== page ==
If the instance of SQL Server is running on a computer that has been assigned a certificate from a public certification authority, identity of the computer and the instance of SQL Server is vouched for by the chain of certificates that lead to the trusted root authority. Such server validation requires that the computer on which the client application is running be configured to trust the root authority of the certificate that is used by the server.

    If the root CA certificate is not installed, the SQL virtual server certificate cannot be verified against a a trusted certification authority, this can be quickly checked accessing the installed certificate properties:

    Certificate Properties


    I did obtain a CA root certificate from my test Certification Authority and installed it on the Trusted Root Certification Authority store for the local computer.

    The certificate must meet some requirements to be used for SSL (the requirements can be found on the Certificate Requirements section of this Books Online article). To make sure this certificate fulfilled al the requirements I did export the certificate to a local directory and check its details using certutil.exe command-line utility (more info about this utility can be found here). Additionally, I did also export the SSL certificate from the first cluster node (we will need to import this certificate on each of the cluster nodes later).

    Make the Certificate Works for SSL

    The certificate used by SQL Server to encrypt connections is specified in the following registry key:

    HKEY_LOCAL_MACHINE\SOFTWARE\Microsoft\Microsoft SQL Server\MSSQL.x\MSSQLServer\SuperSocketNetLib\Certificate

    This key contains a property of the certificate known as thumbprint that identifies each certificate in the server. I did find out that in a SQL Server clustered installation this key is not correctly updated with the corresponding certificate thumbprint. In my case, after importing the certificate, the registry key did show a null value:

    Certificate Registry Key in SQL Server


    This registry key should contain the thumbprint property of the certificate we want to use so I did copy the thumbprint from the certificate details tab and pasted it into Notepad to remove the extra spaces:

    Certificate Thumprint


    and finally copied the corresponding thumbprint string on the "Certificate" registry key (the "Certificate" registry key requires the certificate thumbprint to be included with no extra spaces):

    Editing certificate thumbprint in Notepad


    Just after the registry change, I performed a cluster failover on the second cluster node and rebooted the first cluster node.

    On the second cluster node I imported both the certificate issued for the virtual SQL Server and the root CA certificate. I did perform the previous steps to have the certificates installed and the thumbprint string copied on the corresponding registry key. Finally, I did also rebooted this second cluster node. Once all the cluster nodes were up and running I checked that all of them had the same thumbprint string on the "Certificate" registry key. If your certificate has been correctly configured, you will see the following message logged on the SQL Server ERRORLOG file on the next service startup:

    2008-02-18-23:37:25.01 Server     The certificate was successfully loaded for encryption

    To enable SSL in SQL, I did change SQL Server network protocol properties for the clustered instance setting the "Force Encryption option" to "Yes". You will need to restart the SQL Server service for the change to take effect, but once it is done all the communication attempts with your database will need to be encrypted:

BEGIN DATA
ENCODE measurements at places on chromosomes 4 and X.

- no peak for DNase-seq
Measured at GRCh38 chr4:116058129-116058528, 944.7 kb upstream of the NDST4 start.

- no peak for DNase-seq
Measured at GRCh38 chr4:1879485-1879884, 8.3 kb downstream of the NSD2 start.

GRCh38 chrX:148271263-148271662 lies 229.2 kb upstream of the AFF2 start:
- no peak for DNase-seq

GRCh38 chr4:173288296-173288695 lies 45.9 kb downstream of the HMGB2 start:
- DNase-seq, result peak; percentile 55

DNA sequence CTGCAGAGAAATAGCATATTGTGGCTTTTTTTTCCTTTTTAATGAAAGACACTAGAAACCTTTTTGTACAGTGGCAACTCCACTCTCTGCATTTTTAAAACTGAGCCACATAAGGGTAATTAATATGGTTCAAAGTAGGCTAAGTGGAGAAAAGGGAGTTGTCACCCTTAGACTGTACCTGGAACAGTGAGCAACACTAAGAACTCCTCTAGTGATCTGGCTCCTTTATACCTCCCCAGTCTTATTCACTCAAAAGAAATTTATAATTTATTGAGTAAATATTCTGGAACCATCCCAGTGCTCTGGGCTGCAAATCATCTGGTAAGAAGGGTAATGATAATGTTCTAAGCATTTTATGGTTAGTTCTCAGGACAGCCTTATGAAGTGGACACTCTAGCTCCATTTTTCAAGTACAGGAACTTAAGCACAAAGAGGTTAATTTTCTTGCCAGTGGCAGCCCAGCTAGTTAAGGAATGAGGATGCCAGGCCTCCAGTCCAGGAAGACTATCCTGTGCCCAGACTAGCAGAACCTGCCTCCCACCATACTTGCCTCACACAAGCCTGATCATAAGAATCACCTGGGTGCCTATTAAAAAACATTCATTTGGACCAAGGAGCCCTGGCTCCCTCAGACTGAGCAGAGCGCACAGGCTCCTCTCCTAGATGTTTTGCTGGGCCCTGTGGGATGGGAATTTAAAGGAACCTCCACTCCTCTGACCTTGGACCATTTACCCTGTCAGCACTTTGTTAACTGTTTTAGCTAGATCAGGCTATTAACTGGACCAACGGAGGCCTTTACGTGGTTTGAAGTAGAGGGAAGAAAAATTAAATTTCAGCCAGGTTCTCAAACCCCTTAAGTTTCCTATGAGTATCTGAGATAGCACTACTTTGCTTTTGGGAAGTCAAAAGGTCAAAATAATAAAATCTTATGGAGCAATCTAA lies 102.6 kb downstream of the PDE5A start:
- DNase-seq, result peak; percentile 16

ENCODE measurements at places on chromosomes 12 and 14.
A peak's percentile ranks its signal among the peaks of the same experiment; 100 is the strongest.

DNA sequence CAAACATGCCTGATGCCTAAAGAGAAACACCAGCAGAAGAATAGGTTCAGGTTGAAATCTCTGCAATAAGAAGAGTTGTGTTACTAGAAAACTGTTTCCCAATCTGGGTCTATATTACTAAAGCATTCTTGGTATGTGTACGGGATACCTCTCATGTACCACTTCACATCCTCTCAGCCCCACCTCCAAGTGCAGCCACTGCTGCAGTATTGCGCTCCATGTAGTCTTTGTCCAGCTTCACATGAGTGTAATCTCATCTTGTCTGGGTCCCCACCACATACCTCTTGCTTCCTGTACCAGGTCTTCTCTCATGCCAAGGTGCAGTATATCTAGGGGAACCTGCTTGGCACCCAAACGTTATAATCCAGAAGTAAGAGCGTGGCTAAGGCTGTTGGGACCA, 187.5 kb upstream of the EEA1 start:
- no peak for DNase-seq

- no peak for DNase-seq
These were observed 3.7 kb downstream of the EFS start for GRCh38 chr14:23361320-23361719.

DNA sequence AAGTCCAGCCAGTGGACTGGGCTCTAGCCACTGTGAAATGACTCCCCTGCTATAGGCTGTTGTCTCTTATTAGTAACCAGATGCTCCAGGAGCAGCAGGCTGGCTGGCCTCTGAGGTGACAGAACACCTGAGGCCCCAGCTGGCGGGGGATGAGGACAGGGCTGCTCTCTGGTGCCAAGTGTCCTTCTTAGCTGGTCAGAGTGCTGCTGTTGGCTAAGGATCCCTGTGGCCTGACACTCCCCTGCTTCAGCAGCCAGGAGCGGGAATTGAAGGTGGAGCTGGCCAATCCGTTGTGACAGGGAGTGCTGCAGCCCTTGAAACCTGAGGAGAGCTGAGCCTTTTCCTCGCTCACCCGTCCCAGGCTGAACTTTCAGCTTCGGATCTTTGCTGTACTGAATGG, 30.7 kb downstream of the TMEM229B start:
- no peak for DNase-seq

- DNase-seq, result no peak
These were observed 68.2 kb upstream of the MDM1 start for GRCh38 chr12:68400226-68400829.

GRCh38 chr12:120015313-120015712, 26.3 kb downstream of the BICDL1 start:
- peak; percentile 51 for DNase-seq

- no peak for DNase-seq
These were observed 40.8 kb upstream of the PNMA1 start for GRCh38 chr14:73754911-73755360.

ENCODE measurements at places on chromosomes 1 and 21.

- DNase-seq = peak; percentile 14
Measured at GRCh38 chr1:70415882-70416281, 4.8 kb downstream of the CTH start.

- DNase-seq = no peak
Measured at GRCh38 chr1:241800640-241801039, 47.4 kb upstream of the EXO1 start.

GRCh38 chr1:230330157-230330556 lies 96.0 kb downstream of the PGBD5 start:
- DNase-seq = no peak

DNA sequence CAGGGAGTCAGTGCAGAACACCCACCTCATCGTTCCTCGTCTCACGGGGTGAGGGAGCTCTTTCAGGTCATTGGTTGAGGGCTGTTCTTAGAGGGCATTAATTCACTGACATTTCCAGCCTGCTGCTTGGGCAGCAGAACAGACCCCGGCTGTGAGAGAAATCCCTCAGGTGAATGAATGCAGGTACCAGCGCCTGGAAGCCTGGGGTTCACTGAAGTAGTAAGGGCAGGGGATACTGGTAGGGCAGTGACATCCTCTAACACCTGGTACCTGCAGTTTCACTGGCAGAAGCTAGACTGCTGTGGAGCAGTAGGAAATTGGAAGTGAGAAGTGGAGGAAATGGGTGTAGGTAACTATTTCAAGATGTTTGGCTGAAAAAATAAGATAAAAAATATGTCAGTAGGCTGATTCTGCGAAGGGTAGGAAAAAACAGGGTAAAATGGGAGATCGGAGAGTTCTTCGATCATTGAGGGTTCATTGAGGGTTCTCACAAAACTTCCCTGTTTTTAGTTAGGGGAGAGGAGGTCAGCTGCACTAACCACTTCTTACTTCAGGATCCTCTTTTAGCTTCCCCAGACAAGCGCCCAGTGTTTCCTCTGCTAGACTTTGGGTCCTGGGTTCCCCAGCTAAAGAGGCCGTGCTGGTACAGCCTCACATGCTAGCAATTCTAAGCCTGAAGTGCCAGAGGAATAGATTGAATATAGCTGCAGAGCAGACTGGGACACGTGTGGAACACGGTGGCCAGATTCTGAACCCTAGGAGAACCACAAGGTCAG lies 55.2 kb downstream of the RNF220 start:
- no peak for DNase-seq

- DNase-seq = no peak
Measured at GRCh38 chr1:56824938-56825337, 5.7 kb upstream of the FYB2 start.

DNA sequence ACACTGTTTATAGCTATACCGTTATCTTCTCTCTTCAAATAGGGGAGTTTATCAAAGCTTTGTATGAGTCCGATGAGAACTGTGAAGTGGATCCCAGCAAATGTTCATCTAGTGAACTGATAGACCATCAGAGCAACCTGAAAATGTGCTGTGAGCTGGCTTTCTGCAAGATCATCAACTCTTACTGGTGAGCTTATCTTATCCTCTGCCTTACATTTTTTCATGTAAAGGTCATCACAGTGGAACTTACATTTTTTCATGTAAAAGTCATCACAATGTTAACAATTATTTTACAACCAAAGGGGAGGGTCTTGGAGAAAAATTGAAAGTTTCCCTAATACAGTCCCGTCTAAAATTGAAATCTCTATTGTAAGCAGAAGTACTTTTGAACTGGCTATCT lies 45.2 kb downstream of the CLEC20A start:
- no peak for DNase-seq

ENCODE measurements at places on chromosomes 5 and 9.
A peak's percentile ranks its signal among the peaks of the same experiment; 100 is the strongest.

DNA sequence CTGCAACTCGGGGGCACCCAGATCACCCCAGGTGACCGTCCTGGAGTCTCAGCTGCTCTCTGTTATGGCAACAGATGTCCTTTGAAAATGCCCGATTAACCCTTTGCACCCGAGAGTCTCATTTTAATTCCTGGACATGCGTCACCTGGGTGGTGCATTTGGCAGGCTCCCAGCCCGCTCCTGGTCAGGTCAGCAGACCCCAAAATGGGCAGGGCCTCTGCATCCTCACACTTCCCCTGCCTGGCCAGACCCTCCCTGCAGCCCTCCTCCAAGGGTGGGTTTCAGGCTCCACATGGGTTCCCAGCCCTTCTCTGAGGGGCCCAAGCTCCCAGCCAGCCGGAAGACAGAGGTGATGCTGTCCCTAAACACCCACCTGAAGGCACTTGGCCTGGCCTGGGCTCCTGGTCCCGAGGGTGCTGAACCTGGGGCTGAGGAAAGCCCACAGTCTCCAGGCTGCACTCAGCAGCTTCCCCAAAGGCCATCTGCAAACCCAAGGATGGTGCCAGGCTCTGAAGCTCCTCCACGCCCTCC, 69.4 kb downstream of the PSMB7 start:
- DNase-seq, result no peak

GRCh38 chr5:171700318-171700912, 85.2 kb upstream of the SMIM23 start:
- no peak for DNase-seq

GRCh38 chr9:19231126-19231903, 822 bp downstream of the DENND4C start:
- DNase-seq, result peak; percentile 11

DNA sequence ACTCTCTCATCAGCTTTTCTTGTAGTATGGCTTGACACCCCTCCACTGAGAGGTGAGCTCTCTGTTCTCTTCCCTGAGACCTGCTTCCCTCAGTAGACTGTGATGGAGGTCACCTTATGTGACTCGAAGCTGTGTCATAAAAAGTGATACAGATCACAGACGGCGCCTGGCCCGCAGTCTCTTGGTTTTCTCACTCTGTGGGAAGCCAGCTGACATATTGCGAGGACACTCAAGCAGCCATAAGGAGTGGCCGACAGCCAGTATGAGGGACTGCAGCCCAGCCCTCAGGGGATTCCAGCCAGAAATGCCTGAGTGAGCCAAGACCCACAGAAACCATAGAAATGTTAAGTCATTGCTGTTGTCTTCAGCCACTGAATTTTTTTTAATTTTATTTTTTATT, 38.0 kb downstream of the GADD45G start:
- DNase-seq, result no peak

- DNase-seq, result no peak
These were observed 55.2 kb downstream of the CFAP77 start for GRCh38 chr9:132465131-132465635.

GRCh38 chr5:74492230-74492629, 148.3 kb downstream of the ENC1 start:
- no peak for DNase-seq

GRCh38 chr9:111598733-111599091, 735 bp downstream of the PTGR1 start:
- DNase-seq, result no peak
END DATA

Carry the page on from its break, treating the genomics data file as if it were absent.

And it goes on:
Protocol Properties Configuration


    Note that if you try to select the corresponding SSL certificate on the "Certificate" tab of the SQL Server Protocols properties, you will see that the installed certificate does not show up. This behavior is a known issue in a clustered installation. SQL Server configuration manager search by default on the local computer personal certificates store and tries to mach an existing certificate with the fully qualified domain name (FQDN) of the local computer. Since the installed certificate is not associated to the cluster node FQDN but with the virtual SQL Server FQDN, the corresponding certificate is not shown on the GUI. To make sure what certificate is in use for SSL check the corresponding thumbprint string on the abovementioned registry key.

    In addition to server, the client has to be also configured to support communication over SSL. To do so I imported the certificate on the client computer using the Certificates snap-in and configured the "Force protocol encryption" to "Yes" under the SQL Native Client Configuration (this option is available via the "Flags" page).

    Testing the Connection

    From my client PC I did test the connection to the remote SQL Server using the "Encrypt Connection" option available in SQL Server Configuration Manager. To verify that the connection was indeed encrypted I fired up a network analyzer to have a view of the traffic between my computer and the remote SQL Server. The SSL protocol was indeed being use in this connection, as we can see in Network Monitor screen capture:


    In this post I have tried to provide you with the required procedure to have a certificate installed and configured for SSL in a clustered SQL Server installation. The links included in this post will provide you with a better understanding of this procedure and a much better foundation to implement encrypted client-server communications on your infrastructure.

    A Simpler Method to Obtain Certificates for Testing

    If you are in trouble trying to find a Certification Authority for your tests or if you do not want to deal with the CA installation and configuration process, you can use the MakeCert.exe certificate creation tool. This Books Online article describes how to quickly setup you certificate requirements for your own testing using MakeCert.exe.